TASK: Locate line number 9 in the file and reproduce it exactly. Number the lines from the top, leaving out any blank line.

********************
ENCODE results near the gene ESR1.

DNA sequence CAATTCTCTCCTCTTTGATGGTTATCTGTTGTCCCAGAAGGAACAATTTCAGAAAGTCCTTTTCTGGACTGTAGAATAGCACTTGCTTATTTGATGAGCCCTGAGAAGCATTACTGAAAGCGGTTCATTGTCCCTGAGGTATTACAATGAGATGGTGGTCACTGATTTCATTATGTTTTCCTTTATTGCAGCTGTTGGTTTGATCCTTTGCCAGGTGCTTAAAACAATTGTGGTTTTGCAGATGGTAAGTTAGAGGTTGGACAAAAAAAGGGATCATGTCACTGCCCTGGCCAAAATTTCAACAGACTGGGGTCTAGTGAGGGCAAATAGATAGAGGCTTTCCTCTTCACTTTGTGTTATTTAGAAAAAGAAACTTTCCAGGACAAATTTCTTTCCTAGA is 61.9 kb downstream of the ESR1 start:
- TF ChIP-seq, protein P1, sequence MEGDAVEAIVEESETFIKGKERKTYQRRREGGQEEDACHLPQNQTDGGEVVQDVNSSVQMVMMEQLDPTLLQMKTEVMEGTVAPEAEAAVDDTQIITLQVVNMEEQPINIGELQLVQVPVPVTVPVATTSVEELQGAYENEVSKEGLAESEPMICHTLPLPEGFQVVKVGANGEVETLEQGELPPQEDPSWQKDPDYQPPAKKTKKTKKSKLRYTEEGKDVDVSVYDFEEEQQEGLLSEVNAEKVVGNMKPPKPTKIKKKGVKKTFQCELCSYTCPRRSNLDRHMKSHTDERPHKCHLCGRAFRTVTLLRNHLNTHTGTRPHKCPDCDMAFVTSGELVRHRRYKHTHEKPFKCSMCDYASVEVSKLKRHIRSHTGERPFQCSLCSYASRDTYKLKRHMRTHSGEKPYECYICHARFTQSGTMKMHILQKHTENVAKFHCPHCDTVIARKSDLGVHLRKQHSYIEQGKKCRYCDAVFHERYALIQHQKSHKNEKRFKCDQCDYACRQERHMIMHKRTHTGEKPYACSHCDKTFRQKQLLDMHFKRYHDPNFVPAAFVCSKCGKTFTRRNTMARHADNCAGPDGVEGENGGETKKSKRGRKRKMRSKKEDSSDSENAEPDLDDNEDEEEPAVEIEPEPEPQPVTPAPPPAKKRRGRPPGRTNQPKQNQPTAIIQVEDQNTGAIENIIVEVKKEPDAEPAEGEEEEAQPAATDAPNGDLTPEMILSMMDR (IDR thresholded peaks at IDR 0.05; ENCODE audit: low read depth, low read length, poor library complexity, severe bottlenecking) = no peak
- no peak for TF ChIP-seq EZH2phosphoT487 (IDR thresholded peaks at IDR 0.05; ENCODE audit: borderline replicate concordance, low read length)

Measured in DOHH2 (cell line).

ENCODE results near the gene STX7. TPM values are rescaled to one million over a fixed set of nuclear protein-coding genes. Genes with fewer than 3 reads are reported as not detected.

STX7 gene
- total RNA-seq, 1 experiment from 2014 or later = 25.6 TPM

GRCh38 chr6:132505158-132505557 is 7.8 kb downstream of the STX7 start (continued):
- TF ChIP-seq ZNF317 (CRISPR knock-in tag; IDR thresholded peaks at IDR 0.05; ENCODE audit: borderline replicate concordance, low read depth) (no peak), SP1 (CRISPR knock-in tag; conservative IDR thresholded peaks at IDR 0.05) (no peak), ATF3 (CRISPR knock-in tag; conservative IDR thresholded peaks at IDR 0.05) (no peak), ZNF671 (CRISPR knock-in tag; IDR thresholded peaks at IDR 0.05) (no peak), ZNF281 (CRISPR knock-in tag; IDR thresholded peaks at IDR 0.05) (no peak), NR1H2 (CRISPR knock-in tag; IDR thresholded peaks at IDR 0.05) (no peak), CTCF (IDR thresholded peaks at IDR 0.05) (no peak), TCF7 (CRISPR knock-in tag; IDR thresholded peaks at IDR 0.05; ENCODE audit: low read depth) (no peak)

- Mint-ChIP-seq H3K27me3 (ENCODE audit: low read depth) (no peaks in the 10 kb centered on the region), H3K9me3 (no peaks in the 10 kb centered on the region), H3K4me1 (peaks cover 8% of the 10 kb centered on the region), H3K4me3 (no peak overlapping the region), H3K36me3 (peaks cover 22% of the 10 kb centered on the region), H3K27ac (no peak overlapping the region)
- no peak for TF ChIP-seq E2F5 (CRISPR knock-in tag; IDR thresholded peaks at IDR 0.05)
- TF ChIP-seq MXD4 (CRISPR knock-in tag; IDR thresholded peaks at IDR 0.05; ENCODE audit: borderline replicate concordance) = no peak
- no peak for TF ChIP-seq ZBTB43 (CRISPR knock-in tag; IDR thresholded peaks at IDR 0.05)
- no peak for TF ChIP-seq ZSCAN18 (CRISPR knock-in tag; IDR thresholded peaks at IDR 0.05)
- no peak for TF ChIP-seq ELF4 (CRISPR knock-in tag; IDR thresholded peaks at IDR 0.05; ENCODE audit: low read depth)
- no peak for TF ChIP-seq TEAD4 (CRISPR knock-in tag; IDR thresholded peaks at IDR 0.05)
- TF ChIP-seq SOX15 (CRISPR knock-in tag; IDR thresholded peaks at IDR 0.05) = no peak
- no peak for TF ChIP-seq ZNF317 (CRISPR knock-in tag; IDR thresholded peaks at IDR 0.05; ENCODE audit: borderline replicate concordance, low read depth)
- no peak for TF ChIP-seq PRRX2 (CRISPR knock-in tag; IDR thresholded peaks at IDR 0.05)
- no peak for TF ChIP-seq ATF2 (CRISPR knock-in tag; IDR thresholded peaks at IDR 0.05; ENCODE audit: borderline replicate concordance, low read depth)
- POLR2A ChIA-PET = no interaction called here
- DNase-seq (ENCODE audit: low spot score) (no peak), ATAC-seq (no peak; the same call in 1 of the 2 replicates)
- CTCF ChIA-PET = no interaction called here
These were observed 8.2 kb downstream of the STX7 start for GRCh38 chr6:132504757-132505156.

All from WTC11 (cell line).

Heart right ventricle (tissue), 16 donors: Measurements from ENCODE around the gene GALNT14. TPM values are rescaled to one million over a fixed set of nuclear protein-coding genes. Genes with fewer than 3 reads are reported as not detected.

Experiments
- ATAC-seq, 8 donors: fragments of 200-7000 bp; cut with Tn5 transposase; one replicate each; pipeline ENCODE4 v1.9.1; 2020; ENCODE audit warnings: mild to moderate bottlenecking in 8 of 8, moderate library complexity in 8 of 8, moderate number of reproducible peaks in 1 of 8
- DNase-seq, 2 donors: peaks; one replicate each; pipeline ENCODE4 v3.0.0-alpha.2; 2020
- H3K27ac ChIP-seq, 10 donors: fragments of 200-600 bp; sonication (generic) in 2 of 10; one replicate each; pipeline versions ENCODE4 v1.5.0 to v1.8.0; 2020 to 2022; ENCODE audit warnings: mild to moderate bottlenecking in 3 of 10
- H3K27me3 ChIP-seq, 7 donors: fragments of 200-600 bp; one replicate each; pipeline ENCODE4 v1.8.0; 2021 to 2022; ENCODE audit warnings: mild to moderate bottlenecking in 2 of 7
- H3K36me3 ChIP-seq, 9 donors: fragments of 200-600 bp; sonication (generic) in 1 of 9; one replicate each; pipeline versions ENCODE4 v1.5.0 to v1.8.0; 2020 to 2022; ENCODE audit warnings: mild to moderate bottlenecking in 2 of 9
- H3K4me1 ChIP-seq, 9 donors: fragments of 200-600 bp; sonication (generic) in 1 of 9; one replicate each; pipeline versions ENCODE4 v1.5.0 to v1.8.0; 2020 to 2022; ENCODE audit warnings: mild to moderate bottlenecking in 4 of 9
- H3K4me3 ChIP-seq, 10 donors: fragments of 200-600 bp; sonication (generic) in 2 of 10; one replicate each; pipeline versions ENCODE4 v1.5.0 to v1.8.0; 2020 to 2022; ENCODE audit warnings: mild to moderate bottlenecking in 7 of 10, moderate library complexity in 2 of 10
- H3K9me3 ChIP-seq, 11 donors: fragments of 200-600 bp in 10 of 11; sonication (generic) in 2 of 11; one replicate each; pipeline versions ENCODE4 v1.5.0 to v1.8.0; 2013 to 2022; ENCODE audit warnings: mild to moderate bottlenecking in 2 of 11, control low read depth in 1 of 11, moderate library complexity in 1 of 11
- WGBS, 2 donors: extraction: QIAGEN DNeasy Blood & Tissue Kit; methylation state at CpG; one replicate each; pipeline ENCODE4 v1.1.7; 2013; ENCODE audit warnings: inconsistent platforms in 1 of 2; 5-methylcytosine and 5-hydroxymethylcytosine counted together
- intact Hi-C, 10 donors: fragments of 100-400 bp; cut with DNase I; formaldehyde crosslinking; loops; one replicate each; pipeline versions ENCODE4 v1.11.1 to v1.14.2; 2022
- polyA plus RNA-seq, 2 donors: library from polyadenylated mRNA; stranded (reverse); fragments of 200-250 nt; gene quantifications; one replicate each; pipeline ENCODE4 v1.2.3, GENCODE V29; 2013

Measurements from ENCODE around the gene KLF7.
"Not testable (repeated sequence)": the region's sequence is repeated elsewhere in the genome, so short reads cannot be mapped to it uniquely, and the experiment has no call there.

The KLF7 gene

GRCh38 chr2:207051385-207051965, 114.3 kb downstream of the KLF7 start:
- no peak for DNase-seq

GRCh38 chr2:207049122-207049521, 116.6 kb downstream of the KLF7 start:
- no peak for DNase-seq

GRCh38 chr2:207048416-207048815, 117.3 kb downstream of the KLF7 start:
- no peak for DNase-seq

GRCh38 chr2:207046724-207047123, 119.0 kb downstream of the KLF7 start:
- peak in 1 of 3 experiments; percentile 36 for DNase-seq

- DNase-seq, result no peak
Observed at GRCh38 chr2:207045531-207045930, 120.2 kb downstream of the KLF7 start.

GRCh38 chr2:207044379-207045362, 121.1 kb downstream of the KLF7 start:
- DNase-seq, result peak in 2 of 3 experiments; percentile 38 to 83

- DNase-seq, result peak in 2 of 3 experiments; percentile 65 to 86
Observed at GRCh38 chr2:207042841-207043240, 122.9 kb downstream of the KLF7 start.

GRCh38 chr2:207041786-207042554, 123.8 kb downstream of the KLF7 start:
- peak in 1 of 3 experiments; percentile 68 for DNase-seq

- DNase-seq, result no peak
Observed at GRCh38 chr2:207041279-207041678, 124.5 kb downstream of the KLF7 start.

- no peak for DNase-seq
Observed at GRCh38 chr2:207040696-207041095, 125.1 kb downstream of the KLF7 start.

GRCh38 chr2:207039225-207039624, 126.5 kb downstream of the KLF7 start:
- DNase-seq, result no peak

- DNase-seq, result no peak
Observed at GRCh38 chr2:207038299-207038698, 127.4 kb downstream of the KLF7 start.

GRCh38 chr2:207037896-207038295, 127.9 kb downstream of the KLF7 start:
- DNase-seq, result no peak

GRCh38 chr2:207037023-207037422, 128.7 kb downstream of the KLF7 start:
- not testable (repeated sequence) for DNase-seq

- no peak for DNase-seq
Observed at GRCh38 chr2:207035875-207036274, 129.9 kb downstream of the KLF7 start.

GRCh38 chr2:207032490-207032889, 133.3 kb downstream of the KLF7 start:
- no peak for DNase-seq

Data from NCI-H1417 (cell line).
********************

GRCh38 chr6:132505158-132505557 is 7.8 kb downstream of the STX7 start (continued):